The Week put forth a pithy summation of Robert Cyran’s (Reuters BreakingViews) perspective on privacy, in which he holds that privacy has been the main casualty of 2010.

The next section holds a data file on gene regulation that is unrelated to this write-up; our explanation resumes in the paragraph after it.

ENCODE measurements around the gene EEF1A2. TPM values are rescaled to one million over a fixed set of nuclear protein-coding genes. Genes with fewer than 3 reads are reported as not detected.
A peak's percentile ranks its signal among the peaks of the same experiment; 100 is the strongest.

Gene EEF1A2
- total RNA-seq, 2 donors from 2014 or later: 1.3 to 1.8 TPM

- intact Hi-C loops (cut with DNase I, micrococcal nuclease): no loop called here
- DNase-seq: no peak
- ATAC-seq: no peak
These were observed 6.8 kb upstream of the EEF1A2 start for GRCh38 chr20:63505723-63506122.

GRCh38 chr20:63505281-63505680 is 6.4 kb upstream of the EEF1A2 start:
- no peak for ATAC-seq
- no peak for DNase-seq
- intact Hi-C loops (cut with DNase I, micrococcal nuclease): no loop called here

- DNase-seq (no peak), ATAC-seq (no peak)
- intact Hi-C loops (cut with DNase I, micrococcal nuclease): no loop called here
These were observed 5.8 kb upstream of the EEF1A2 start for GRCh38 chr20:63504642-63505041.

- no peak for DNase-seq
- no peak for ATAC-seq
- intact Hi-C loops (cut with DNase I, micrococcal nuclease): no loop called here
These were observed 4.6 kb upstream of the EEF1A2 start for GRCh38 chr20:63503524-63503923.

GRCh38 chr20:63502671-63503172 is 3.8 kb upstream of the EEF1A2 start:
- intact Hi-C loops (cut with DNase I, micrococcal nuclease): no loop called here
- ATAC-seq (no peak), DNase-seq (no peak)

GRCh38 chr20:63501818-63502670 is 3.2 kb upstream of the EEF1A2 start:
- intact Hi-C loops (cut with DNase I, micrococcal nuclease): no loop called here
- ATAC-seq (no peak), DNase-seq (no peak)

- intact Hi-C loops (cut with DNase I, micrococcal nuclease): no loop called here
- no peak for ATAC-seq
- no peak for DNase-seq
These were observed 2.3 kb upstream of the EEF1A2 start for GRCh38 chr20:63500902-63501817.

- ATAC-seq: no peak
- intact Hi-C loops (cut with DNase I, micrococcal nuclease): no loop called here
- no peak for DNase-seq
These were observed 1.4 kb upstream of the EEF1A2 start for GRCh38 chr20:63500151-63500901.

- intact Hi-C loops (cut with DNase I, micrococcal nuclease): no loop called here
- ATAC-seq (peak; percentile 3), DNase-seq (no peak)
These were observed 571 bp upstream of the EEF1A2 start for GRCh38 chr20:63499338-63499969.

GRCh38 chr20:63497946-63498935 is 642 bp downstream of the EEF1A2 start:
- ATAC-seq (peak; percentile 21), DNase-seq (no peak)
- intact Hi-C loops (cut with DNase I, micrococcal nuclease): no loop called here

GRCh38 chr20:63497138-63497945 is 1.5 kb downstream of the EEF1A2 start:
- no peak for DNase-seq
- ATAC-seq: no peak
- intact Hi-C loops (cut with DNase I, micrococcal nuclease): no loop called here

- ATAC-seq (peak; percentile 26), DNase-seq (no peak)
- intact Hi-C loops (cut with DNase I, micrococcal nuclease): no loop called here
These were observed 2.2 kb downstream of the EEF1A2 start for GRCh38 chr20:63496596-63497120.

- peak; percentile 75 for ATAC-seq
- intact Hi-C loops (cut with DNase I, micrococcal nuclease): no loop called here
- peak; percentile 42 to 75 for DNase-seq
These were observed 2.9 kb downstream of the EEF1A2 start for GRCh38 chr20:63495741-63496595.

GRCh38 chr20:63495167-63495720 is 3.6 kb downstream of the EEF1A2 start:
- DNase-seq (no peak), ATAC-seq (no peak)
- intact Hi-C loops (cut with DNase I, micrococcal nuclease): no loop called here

Mark Zuckerberg, founder of Facebook, has been crowned Person of the Year by Time Magazine, and Wkileaks boss Julian Assange, has topped the associated reader poll, notes Robert Cyran. Both have “uncommon levels of self-belief and superior coding abilities” – and both are leading “the technological assault on privacy”. There are obvious differences in scale and intent between a social networking business with more than 500 million users and a small, non-profit which uncovers “censored injustices”. But the two outfits share a devotion to the idea that society benefits when more is made public. This may, however, be their “golden hour”. The costs of bringing formerly private things to light are becoming increasingly evident: even the relatively benign-seeming Zuckerberg is likely to face calls for far greater accountability from Facebook’s mass of users, if not regulators, one day. Whatever constraints are eventually imposed on either model, however, the genie is out of the bottle. The chief “casualty” of 2010 was privacy.